URI launches new program in pharmaceutical engineering
Todd McLeish, 401-874-7892
Unique program developed with help of $75,000 gift from FOUGERA
KINGSTON, R.I. – July 12, 2007 – Students interested in pursuing careers in the biopharmaceutical industry have a unique new educational option at the University of Rhode Island – one of the nation’s first undergraduate programs in pharmaceutical engineering.
"URI is one of the few universities in the country to offer both a pharmacy program and an engineering program, which has enabled us to create this new track within our chemical engineering major," explained Arijit Bose, professor and chair of the URI Department of Chemical Engineering, who has spearheaded development of the program with Pharmacy Professor Clinton Chichester.
Bose noted that many chemical engineering students go to work for biopharmaceutical companies like Amgen and Pfizer after graduation, but they require additional training about sterile work environments, FDA regulations and other topics that are taught in the URI College of Pharmacy. Students enrolled in the pharmaceutical engineering track will now receive the necessary training as part of their undergraduate education.
Engineering students won’t be the only students to benefit from the new program, however.
“Demand is very high for the 100 openings in our pharmacy program each year, so now students interested in pharmacy will have another educational option at URI that will lead them to a career in the pharmaceutical industry,” Chichester said.
The program was approved by the URI Faculty Senate in April.
Freshmen may enroll in the pharmaceutical engineering program beginning this fall. They will follow the traditional chemical engineering curriculum but will also take three pharmacy courses as well as a new pharmaceutical engineering course that is now being developed.
The pharmaceutical engineering program is being launched with the support of a $75,000 gift from FOUGERA, a New York-based specialty pharmaceutical company whose chief executive officer, Paul McGarty, is a URI alumnus. McGarty requested that $50,000 of the gift be used to develop and implement cross-disciplinary courses in pharmaceutical engineering, and the remaining $25,000 will establish a scholarship fund to reward outstanding students pursuing the pharmaceutical engineering program.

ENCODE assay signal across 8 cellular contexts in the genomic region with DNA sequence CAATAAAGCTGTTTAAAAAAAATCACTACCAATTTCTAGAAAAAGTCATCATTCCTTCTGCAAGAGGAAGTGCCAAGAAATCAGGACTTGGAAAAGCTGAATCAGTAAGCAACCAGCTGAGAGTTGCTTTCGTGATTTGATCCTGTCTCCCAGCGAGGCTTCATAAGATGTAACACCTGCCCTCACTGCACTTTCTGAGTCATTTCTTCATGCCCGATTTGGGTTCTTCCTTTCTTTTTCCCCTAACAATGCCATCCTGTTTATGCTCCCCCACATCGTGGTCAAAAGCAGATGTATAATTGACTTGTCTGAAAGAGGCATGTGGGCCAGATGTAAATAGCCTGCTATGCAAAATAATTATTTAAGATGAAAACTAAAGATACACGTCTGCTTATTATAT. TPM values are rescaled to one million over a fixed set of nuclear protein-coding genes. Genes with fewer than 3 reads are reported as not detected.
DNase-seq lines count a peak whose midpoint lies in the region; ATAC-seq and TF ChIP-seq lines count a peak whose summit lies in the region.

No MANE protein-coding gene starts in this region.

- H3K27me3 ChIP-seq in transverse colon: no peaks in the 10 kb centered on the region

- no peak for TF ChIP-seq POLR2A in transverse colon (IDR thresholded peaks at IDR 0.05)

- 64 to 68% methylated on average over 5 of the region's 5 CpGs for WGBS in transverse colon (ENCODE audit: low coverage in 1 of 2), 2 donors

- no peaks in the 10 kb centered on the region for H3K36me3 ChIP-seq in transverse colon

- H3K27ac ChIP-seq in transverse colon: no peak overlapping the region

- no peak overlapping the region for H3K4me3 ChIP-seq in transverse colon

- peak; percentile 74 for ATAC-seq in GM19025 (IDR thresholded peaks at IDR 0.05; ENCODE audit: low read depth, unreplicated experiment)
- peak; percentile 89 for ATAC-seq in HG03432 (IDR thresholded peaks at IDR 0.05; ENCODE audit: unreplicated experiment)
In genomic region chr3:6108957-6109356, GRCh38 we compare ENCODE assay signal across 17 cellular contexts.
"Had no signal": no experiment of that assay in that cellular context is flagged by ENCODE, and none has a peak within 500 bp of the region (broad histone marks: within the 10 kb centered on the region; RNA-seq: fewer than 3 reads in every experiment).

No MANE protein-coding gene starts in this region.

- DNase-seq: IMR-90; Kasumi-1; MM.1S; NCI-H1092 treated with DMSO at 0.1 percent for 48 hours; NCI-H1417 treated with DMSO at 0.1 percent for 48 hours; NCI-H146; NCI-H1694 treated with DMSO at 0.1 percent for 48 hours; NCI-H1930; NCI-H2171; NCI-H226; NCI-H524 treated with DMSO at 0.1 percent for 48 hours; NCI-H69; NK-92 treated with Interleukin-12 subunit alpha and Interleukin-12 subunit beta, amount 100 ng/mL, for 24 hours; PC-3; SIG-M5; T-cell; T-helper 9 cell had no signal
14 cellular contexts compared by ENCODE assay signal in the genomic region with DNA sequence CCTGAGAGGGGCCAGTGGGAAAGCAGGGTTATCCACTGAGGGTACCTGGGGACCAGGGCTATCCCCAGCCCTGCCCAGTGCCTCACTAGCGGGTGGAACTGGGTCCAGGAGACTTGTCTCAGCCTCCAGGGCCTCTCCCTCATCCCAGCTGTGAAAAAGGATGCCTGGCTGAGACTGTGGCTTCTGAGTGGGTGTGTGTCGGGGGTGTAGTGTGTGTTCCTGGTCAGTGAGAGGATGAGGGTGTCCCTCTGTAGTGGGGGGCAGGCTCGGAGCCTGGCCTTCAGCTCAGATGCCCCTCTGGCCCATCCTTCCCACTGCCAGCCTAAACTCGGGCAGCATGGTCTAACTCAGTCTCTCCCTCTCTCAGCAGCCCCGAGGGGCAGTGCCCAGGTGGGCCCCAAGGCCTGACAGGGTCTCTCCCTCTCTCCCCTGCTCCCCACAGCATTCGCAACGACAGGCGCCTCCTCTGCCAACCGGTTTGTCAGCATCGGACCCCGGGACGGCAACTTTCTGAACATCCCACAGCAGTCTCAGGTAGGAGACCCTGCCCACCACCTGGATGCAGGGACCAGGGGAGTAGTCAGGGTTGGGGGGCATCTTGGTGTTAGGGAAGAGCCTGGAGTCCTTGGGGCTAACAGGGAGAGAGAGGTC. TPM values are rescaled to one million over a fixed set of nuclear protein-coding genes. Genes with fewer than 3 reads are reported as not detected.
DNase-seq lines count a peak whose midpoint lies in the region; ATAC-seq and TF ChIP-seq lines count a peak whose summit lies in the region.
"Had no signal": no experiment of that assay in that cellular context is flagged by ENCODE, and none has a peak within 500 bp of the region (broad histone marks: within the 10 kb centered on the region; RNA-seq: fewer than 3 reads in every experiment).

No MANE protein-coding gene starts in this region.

"Our specialty is developing topical pharmaceutical preparations such as creams, ointments and gels, which requires an understanding of both pharmaceutical and engineering principles," said McGarty. "We hope this new program will provide a unique opportunity for students interested in ours and other specialty pharmaceutical companies."
FOUGERA was established in New York in 1849 and is now a leader in topical pharmaceutical development, with more than 600 employees in the United States. McGarty leads the company’s three divisions, which supply branded dermatologicals, topical generics, and hospital products.
The FOUGERA gift is part of the URI “Making a Difference” campaign, which seeks $100 million to recruit and retain outstanding faculty, enhance the student-centered campus experience, provide undergraduate scholarships and graduate fellowships, and fund cutting-edge academic and research initiatives.
“We appreciate the tremendous generosity and commitment of Paul McGarty and FOUGERA in helping us develop this program,” said Bose. “Their gift, and our proximity to a number of other biopharmaceutical companies in the region, will help us to grow and mature our program to benefit our students and the industry.”
Chichester and Bose said that the collaboration between the URI College of Pharmacy and the College of Engineering has also spawned discussions among faculty and administrators that will lead to additional research and education partnerships in the future.